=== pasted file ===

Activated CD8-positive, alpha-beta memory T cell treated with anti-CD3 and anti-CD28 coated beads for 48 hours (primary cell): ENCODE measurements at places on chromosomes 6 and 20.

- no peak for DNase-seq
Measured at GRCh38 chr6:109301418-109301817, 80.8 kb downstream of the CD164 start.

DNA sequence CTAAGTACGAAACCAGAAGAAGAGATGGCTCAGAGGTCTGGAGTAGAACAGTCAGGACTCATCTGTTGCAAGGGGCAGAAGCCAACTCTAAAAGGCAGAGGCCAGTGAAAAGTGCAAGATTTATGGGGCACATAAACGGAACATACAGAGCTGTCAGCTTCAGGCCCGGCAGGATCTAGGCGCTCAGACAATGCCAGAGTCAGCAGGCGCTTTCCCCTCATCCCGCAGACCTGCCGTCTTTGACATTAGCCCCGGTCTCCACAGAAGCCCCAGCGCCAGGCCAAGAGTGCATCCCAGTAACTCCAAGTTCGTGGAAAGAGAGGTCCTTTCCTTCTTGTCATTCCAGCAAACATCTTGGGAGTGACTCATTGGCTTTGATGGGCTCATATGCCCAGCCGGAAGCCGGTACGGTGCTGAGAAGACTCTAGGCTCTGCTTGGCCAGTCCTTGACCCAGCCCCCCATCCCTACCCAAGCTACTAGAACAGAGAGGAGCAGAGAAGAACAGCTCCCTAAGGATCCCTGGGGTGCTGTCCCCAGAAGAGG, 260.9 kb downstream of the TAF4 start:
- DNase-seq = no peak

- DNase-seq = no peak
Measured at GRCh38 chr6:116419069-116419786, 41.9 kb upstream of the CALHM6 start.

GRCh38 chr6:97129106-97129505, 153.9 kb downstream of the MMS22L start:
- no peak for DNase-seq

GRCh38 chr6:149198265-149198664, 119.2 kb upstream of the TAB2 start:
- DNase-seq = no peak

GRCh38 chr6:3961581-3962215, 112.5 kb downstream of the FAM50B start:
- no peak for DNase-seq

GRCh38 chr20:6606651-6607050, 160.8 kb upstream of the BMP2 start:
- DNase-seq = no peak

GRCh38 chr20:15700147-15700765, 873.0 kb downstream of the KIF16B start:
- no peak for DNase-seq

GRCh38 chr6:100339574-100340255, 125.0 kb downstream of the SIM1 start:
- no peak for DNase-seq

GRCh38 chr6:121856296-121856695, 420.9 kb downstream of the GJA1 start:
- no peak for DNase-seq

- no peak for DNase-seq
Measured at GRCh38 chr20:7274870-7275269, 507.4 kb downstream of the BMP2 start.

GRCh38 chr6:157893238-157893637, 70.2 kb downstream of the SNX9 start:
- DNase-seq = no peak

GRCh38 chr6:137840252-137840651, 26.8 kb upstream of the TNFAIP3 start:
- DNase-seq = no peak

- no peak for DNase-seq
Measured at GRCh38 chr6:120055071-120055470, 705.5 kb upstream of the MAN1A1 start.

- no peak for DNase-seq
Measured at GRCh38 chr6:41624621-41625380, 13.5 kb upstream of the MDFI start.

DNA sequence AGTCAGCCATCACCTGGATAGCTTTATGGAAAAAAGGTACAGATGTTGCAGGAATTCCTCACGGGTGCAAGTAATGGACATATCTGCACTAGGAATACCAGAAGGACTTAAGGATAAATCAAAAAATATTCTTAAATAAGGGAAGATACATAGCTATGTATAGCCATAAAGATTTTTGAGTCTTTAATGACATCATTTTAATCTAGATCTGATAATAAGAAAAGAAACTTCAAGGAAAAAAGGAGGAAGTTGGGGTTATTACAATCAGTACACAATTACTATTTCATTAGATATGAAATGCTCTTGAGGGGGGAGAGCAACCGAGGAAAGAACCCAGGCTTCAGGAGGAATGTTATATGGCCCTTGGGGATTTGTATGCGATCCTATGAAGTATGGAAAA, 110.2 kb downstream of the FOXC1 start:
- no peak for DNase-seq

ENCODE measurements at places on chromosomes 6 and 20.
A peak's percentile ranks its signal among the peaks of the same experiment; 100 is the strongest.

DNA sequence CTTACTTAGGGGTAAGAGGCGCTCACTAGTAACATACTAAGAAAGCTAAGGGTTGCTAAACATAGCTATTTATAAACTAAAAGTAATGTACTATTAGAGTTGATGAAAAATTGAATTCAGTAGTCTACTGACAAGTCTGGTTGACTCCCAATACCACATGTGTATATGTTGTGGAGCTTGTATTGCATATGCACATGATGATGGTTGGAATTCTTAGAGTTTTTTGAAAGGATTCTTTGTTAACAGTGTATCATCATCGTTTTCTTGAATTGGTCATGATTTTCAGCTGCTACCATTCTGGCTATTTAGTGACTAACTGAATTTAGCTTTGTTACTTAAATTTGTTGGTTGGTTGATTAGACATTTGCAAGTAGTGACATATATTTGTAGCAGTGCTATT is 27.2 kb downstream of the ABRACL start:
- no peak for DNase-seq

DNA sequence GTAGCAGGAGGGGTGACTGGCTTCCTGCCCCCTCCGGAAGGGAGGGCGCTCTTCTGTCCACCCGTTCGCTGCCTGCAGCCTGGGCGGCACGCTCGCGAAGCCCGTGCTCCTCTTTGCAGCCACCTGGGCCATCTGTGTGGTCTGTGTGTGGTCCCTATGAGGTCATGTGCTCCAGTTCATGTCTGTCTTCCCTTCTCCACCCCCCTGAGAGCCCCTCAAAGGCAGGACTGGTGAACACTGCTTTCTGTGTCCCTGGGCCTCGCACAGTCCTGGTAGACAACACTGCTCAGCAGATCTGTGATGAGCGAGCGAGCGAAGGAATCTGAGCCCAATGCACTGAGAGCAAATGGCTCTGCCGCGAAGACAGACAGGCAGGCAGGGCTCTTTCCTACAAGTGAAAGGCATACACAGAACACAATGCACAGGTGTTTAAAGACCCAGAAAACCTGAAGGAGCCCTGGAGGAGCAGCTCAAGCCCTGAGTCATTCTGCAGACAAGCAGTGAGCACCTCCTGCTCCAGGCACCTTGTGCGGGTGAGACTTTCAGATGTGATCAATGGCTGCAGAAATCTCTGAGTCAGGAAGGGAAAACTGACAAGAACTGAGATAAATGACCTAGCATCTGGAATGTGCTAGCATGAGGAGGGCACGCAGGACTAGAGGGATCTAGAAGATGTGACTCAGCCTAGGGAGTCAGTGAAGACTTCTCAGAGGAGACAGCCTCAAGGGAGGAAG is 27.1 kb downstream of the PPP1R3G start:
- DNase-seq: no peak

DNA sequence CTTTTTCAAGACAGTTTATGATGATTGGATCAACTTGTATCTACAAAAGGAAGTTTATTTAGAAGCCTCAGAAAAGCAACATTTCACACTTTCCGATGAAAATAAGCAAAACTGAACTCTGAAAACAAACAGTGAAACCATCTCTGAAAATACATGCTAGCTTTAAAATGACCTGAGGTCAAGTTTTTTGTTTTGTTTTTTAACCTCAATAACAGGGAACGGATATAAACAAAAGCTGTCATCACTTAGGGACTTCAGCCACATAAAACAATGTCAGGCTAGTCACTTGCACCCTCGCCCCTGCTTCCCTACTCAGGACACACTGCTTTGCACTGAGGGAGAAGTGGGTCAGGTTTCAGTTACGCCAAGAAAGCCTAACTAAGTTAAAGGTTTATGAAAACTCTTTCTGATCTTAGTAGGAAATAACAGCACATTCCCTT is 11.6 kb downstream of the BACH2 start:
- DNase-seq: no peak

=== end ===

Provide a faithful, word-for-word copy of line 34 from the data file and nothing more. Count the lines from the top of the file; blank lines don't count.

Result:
ENCODE measurements at places on chromosomes 6 and 20.